The Irish-Jesuit-Ukraine connection
During the summer Edmond Grace SJ, Director of the PeopleTalk project, was in Ukraine at the invitation of the Fr Mykhaylo Melnyk, a Ukrainian Greek Catholic priest who is co-founder of Ukraine Social Academy. Edmond first met Mykhaylo through the Ukrainian Jesuits and this, his fourth visit to the country, was as a contributor to the Academy’s International Summer Leadership programme. Edmond reflected on the development of democracy and on his experience in dealing with organised crime in Dublin. He had some great conversations with the participants and found that the situation in Ireland and Ukraine, while quite different, are not that different – for both good and ill! Read his reflection on what transpired, below.
I Want to Go Back
The journey from Lviv, Ukraine’s second city, to Lake Svitiaz near the Polish-Bellarus border took five hours and, as we travelled, I noticed that the two best cared for buildings in each town was the church (always of domed traditional design) and the filling station (always ultra-modern). I was being driven by a couple whose twelve year old son was eager to tell me about his aquarium. They were friends of Mykhaylo, a Greek Catholic priest and the Director of the Ukrainian Social Academy which was founded in 2014. This was my third visit to Ukraine at his invitation which means that I have been able to watch the rapid development of his brain-child.
Previously my visits had been exclusively to Kiev and Lviv, but this programme took place a holiday colony on the shore of Ukraine’s largest lake; the colony was owned by a university and so was geared towards study as well as enjoyment. Not only could you have a swim and go fishing. There was also a beach bar where you could have a drink, but there were also class-rooms. Another group on the premises was studying German.
The Social Academy participants were young and most seemed to be just starting out but one woman had already built up a successful medical supplies business and wanted to engage more with social issues. Another man, still in his twenties, had just concluded a deal with Google Ukraine for an on-line project to be launched in fifteen countries. In the course of conversations, other topics emerged. The corruption of the medical profession was one; in Ukraine medical students can buy their exams. I also learnt that about the one in four of the participants on the programme were Russian speaking: ‘We are Ukrainian. We say it in Russian, but we are Ukrainian!’ They were very pleased with my response: ‘I’m Irish. I say it in English, but I’m Irish!’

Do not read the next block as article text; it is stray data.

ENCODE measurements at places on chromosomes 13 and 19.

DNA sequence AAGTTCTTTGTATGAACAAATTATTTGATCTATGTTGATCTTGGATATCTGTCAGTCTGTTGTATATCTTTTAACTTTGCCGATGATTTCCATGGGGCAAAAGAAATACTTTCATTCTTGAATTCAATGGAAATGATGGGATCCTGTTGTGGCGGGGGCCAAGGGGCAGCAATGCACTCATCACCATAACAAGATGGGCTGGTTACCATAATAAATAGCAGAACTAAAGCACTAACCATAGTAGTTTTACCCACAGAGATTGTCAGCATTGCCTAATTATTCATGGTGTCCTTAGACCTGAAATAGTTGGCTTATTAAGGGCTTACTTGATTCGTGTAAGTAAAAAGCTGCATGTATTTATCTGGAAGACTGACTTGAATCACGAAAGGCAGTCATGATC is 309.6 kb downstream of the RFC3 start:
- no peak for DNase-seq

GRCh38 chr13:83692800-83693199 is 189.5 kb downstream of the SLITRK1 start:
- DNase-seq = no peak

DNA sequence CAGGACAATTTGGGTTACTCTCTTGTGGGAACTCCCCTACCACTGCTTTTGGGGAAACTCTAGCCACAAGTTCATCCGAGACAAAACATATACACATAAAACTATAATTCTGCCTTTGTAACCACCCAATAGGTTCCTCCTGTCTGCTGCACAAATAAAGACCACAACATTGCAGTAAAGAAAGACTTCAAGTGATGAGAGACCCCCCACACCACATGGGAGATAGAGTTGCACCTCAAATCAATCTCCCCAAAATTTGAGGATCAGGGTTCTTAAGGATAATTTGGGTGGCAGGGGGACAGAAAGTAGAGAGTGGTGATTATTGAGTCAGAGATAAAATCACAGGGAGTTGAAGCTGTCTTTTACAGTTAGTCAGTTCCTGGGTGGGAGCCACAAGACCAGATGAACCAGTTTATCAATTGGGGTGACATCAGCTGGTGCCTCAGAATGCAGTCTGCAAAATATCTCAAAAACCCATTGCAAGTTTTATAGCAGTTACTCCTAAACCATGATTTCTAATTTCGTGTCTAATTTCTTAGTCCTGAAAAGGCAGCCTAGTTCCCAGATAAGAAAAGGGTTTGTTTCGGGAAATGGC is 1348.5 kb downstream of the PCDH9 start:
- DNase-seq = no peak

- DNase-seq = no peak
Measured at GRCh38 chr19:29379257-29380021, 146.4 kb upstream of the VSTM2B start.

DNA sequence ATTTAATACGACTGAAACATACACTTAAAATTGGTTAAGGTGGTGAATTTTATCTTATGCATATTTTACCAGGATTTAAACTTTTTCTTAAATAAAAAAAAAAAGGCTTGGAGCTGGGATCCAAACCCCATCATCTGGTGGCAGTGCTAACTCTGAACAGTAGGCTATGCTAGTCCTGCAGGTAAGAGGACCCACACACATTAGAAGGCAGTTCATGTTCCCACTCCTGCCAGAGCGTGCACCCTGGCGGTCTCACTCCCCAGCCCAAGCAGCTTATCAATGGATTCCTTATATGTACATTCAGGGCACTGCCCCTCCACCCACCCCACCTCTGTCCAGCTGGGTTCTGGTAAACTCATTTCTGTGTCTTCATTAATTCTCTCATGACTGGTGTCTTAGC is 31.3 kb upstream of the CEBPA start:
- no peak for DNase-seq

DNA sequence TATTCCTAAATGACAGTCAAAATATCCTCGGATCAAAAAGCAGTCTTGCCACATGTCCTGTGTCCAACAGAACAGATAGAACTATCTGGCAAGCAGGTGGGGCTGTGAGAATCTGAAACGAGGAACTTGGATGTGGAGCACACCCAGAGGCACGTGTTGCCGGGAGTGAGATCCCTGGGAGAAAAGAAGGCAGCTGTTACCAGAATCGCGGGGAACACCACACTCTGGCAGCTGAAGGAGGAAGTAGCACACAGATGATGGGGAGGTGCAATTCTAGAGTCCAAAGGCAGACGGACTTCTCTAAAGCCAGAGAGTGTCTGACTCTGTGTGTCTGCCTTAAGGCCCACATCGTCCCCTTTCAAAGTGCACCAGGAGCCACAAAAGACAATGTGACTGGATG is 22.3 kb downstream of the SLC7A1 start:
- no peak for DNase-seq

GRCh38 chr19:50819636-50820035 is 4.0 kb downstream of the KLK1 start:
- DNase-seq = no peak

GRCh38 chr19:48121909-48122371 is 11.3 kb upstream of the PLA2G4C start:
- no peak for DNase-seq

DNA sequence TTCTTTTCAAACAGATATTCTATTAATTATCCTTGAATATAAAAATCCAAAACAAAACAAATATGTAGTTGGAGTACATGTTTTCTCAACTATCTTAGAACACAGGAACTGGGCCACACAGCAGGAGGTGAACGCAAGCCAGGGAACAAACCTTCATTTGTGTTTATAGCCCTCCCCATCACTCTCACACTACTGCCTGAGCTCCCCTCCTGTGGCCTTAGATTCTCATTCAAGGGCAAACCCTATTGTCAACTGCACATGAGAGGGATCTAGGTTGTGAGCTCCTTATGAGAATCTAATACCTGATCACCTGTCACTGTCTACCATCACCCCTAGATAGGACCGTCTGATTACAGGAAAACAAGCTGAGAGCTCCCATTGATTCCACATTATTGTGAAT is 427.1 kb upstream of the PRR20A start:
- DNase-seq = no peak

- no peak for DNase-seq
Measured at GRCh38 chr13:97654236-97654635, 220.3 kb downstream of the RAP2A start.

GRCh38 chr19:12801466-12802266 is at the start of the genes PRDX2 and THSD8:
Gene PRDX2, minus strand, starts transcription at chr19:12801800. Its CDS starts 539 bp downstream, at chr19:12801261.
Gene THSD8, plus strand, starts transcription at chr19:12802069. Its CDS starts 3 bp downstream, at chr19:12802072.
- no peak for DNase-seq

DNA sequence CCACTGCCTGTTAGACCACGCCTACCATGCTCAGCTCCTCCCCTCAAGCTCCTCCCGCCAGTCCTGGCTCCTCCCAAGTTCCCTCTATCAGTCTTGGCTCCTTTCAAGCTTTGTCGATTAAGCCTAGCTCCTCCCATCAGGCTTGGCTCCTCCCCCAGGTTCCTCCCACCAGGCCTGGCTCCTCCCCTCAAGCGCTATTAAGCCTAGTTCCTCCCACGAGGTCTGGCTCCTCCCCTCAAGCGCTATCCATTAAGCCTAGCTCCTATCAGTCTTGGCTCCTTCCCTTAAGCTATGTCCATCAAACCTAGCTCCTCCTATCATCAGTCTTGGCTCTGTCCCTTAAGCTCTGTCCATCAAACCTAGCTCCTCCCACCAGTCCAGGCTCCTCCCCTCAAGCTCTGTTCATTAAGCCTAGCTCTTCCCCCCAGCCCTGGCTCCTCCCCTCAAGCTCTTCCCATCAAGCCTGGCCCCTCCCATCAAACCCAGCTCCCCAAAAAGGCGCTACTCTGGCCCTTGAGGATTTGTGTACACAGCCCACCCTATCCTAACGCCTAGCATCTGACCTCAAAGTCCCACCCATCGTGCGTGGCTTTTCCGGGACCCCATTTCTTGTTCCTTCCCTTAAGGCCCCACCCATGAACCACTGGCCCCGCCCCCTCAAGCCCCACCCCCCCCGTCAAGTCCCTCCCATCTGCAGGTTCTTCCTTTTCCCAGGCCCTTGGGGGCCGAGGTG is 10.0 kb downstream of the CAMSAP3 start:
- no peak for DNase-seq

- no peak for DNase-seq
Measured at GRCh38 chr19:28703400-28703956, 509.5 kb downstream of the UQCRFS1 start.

Back in Lviv I was delighted to see Oleh waiting for me at the bus station. (His name is pronounced ‘Olech’ with a soft guttural ‘ch’.) Oleh and Mykhaylo are good friends and, whenever Mykhaylo cannot look after me, Oleh takes over; we have had some great conversations. Oleh, like Mykhaylo, is a Greek Catholic priest. He is married with a seven year old daughter and is pastor in a village near Lviv. He, like Mykhaylo, has studied in Rome. He has a cautious sense that things are slowly improving in Ukraine.
He also told me of an attempt to place a land fill near his village, which was defeated by an alliance of church-goers and a Facebook network; he was pleased and encouraged to see this kind of development. That evening we went to a restaurant where the customers were short fishing rod and invited to catch their own meal in a pool in the in the restaurant. My efforts were unsuccessful and I suspect the fish were fed up with all those hooks landing in on top of them. The waiter managed to get one and, when it landed on my plate it was very tasty!
You may be wondering about the war. Well, for much of my time in Ukraine, so was I. People were not talking about in the way they talked on my previous visits. In Lviv I had no sense of any war going on, until entered the old Jesuit Church and saw rows and rows of photos mostly of young men accompanied the paraphernalia of military life and a few empty shell cases. Later in my visit I would sense a growing weariness around the war in the Donetsk region; nothing is being achieved, but people are continuing to die. People are aware that the war suits the business interests of oligarch President Poroshenko and I was told that Poroshenko will be defeated at the next election.
As for impinging on daily life, it is worth remembering that Donetsk is at the far end of Europe’s second largest country – after Russia! – from Lviv. As for Lviv the city is beautiful, the prices are low and the food is good. Its definitely worth a visit! As for my own visit, the best thing I could tell you about it is that I hope Mykhaylo will invite me back!